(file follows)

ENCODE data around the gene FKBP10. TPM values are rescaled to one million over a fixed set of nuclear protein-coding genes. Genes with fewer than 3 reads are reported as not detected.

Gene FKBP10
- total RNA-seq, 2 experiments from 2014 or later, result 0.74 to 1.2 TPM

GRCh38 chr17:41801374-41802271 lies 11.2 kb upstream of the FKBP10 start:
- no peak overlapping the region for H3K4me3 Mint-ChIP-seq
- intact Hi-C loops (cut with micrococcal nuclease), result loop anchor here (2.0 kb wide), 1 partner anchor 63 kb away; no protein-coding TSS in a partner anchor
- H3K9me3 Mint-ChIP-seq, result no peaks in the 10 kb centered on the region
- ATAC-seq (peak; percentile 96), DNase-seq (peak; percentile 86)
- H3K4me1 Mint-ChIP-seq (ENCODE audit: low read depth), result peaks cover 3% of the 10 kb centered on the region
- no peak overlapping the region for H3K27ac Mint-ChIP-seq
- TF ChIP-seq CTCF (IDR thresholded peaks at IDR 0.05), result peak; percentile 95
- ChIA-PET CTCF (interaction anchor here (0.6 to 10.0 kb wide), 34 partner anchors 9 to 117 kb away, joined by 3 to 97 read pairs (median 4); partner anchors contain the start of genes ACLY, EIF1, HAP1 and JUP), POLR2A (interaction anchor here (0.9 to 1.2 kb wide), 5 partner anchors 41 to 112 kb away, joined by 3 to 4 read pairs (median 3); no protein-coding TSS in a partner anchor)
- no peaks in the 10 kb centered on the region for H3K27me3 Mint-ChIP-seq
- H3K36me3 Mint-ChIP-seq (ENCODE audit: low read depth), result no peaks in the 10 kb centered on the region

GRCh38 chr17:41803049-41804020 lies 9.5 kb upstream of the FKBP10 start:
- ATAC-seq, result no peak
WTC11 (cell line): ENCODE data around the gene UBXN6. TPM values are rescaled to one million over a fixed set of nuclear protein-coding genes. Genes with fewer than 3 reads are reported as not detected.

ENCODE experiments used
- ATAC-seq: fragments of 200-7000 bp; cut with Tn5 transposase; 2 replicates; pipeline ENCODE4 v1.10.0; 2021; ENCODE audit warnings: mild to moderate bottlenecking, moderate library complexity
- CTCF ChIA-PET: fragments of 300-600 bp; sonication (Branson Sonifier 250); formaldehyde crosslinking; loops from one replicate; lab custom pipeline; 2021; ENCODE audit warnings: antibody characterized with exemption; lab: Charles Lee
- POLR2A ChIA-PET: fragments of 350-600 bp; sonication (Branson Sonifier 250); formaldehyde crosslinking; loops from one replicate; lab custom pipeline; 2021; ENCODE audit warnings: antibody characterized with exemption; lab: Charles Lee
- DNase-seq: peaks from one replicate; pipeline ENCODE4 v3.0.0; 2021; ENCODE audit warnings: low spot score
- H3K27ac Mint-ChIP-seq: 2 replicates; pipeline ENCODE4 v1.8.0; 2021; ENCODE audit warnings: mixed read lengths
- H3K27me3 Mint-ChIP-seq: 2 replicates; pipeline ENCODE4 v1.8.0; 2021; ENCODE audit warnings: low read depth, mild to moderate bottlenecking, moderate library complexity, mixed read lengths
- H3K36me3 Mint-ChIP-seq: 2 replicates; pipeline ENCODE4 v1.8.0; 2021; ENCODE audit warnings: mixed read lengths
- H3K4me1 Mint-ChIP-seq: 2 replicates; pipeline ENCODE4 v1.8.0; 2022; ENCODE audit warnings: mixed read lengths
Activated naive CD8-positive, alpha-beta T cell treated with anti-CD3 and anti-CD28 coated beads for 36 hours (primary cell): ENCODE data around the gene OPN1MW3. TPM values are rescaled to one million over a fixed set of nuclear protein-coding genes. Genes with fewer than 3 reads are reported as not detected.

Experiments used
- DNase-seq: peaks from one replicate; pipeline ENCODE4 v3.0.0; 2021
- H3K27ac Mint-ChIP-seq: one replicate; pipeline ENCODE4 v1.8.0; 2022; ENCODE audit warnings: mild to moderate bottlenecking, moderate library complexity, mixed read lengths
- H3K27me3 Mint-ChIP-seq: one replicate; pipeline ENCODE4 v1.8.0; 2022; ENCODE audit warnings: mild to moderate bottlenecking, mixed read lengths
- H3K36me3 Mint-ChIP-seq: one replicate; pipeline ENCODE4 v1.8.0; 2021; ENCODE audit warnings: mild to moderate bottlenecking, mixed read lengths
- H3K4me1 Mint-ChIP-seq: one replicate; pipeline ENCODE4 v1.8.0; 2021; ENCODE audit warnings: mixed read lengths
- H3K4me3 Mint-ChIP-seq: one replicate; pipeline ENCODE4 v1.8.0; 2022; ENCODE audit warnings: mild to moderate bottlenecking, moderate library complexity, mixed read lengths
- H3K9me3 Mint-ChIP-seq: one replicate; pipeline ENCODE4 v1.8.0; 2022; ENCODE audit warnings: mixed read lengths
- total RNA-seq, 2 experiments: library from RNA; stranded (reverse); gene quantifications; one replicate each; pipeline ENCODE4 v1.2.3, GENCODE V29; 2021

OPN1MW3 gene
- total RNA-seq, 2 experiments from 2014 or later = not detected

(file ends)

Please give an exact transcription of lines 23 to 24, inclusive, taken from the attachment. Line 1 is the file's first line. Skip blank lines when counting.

- H3K27ac Mint-ChIP-seq: 2 replicates; pipeline ENCODE4 v1.8.0; 2021; ENCODE audit warnings: mixed read lengths
- H3K27me3 Mint-ChIP-seq: 2 replicates; pipeline ENCODE4 v1.8.0; 2021; ENCODE audit warnings: low read depth, mild to moderate bottlenecking, moderate library complexity, mixed read lengths